On September 6, 1964 the church committee notified the congregation by bulletin, which announcement was subsequently repeated weekly, that a special parish meeting would be held on September 20, 1964 for the purpose of voting on the committee's report on the "new Orthodox jurisdiction."
In the meantime, an order to show cause issued out of the Diocesan Court of the Metropolia on September 11, directing each of the defendants to show cause why he should not be suspended from his office. The hearing was set down for September 17, 1964 at 2 P.M. At this point defendants secured legal counsel for the first time. Counsel, desiring to secure time to investigate, sought a postponement of the hearing. In face of the impending church meeting, the Diocesan Court felt it urgent to hold the ecclesiastical hearing as scheduled. Thus, upon defendants' defaults, the Diocesan Court suspended
them from office and granted Reverend Krehel extraordinary powers to carry on the proper functions of the parish.
Reverend Krehel denounced the special meeting proposed for September 20. From the pulpit he admonished the members not to attend the unauthorized meeting. However, the meeting was held and the church committee reported that they could not resolve their differences with the Metropolia. A motion was made to disassociate from the Metropolia and to join the jurisdiction of Bishop Charnock. By secret ballot the motion was carried 72 votes for and 4 against. St. John's has between 250 and 300 members eligible to vote. A motion was also carried to give Reverend Krehel 30 days' notice of termination of his services. Thereafter, this action was commenced. While a hearing was pending upon plaintiffs' application for an interlocutory injunction, the Diocesan Court excommunicated all the defendants ex parte.
The plaintiffs are the pastor, a trustee, auditor and several other individuals said to be members of the parish. In addition, the church corporation is a named plaintiff, although the remaining 13 officers and trustees of St. John's are defendants. Defendants strongly urge that St. John's, a corporate body, is not a proper party plaintiff and should have been joined, if at all, as a party defendant. The elected officers and trustees of St. John's (allegedly suspended from office by the Metropolia) did not authorize the joinder, nor did the membership at large. There may be merit to this argument, but the error, if any, is not significant. The essential fact is that St. John's is an indispensable party to these proceedings, has been given the requisite notice, and will be bound by the judgment to be entered herein.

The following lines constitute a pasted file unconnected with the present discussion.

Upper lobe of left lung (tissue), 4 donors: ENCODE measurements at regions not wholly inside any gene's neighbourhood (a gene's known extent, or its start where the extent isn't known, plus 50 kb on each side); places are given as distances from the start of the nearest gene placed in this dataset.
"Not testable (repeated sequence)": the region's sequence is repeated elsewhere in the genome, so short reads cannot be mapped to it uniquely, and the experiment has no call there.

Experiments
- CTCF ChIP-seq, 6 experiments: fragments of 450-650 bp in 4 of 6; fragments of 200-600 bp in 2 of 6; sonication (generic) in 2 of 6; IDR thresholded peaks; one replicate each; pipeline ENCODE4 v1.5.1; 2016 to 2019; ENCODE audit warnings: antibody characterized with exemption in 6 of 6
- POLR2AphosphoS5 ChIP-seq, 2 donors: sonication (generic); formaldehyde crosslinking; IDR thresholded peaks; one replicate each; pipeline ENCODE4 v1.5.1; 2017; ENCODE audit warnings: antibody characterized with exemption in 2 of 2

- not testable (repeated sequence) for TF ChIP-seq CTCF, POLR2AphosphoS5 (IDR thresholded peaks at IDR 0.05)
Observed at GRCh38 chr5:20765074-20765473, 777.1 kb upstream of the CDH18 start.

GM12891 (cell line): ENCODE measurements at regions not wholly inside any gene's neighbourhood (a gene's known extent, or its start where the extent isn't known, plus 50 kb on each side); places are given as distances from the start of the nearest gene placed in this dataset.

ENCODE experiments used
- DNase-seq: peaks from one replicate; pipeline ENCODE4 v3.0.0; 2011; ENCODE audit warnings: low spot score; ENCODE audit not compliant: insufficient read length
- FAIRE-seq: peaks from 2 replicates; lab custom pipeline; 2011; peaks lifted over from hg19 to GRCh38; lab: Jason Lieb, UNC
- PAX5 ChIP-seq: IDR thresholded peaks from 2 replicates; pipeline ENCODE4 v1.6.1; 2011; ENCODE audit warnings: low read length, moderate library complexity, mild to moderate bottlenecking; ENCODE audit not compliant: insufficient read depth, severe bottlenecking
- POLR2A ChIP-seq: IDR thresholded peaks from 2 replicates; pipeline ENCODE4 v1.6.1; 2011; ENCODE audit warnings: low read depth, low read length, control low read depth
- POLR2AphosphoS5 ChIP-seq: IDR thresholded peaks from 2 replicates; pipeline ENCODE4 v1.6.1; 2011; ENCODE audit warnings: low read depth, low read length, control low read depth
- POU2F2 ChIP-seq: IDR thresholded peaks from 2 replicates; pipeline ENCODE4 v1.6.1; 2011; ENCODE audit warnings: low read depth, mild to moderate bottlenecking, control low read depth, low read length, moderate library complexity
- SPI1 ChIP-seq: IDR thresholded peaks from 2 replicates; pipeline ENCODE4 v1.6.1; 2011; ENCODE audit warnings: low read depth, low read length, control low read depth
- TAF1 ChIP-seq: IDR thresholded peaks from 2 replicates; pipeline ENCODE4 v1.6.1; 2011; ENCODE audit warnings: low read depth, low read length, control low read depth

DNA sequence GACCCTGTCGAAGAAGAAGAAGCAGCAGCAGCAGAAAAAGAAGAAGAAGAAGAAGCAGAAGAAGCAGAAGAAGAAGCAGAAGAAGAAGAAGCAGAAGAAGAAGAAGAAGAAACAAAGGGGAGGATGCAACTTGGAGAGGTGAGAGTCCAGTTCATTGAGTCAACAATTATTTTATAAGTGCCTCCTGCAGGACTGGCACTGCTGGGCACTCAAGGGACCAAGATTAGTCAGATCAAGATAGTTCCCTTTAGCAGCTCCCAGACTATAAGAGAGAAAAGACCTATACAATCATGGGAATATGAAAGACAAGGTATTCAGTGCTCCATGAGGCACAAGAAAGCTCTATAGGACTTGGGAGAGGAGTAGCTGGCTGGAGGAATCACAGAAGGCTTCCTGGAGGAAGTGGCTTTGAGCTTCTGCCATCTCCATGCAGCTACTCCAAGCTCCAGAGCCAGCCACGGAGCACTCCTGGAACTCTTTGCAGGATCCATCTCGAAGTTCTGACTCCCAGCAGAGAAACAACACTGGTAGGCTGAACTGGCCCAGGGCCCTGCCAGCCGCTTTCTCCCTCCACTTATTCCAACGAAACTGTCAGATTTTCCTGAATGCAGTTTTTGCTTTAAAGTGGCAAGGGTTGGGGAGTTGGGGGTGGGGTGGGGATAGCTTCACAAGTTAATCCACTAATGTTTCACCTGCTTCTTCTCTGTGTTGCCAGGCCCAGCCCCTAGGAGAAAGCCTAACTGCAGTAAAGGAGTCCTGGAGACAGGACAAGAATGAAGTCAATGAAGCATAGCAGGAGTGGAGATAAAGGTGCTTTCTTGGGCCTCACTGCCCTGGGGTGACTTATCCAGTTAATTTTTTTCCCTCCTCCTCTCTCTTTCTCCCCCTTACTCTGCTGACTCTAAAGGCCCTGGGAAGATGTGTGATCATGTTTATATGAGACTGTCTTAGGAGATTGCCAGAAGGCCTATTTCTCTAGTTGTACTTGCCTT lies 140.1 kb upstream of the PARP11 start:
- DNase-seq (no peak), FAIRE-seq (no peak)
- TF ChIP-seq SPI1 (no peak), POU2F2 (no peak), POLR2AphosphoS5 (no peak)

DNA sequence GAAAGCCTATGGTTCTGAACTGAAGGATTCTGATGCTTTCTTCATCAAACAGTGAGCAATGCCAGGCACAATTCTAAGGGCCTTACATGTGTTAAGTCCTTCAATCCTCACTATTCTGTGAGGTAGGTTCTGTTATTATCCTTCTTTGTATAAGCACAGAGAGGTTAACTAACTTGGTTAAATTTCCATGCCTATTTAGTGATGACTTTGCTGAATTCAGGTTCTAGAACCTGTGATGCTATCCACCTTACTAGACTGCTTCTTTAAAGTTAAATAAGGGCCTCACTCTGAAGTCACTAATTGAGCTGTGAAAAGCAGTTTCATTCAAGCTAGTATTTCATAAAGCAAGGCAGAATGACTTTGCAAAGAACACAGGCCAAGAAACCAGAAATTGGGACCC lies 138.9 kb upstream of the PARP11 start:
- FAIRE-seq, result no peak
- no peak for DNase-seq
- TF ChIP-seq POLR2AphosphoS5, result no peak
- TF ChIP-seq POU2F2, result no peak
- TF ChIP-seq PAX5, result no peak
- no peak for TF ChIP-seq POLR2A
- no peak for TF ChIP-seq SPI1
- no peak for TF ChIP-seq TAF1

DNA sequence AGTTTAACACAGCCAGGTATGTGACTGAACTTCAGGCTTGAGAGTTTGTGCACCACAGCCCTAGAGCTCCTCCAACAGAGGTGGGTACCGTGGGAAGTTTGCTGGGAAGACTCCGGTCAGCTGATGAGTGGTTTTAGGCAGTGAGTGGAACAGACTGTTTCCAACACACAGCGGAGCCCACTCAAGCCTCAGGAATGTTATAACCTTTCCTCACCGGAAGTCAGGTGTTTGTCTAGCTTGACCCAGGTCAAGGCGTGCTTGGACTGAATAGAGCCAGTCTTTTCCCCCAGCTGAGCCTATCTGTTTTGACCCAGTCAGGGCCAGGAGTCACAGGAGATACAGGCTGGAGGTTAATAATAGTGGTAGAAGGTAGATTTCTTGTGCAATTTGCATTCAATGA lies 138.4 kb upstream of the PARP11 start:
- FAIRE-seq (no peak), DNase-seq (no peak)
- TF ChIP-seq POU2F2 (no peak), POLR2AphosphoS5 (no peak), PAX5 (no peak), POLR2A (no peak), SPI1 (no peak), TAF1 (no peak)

The complaint seeks to enjoin the defendants from interfering with the affairs of St. John's by acting as officers and members thereof. It further seeks a declaration that Reverend Krehel is St. John's rightful pastor and to have the books, records and bank accounts turned over to him and the other plaintiffs as the persons properly entitled to their possession.
Defendants counterclaim for injunctive relief protecting their position as the duly elected officers of St. John's and restraining Reverend Krehel from acting as the parish priest, claiming he was dismissed by a valid vote of the parish.
There was considerable testimony presented on the history of the Russian Orthodox Church and of the Metropolia. It will not be necessary at this time to set forth a detailed account of this history, as it has already been extensively spread upon the law books of this and other jurisdictions. See, e.g., Ryszko v. Kaimakan, 108 N.J. Eq. 34 (Ch. 1931), and St. Nicholas Cathedral of Russian Orthodox Church v. Kedroff, 302 N.Y. 1, 96 N.E. 2 d 56 (Ct. App. 1950); Kedroff v. St. Nicholas Cathedral of Russian Orthodox Church, 344 U.S. 94, 73 S. Ct. 143, 97 L. Ed. 120 (1952).
The Metropolia was organized in 1924 at a sobor (convention) held in Detroit, with some 115 of approximately 300 Russian Orthodox Churches in America in attendance. Since 1917 the status of the Russian Orthodox Church in America had been quite unsettled due to political conditions in the Soviet Union. It was in response to these pressures that the separate Russian Orthodox Greek Catholic Church of America (Metropolia) was organized as an autonomous body with Platon as its Metropolitan or head. The Metropolia does claim orthodoxy based upon the actions of a sobor of the mother church held in Moscow in 1917-1918 and the Ukase of Patriarch Tikhon, No. 362 of November 20, 1920. There have continued to be competing Russian Orthodox jurisdictions in America.
Clearly, from the testimony adduced, it appears that the Metropolia is a hierarchically structured church. "Hierarchical churches may be defined as those organized as a body with other churches having similar faith and doctrine with a common ruling convocation or ecclesiastical head. * * *" Kedroff v. St. Nicholas ...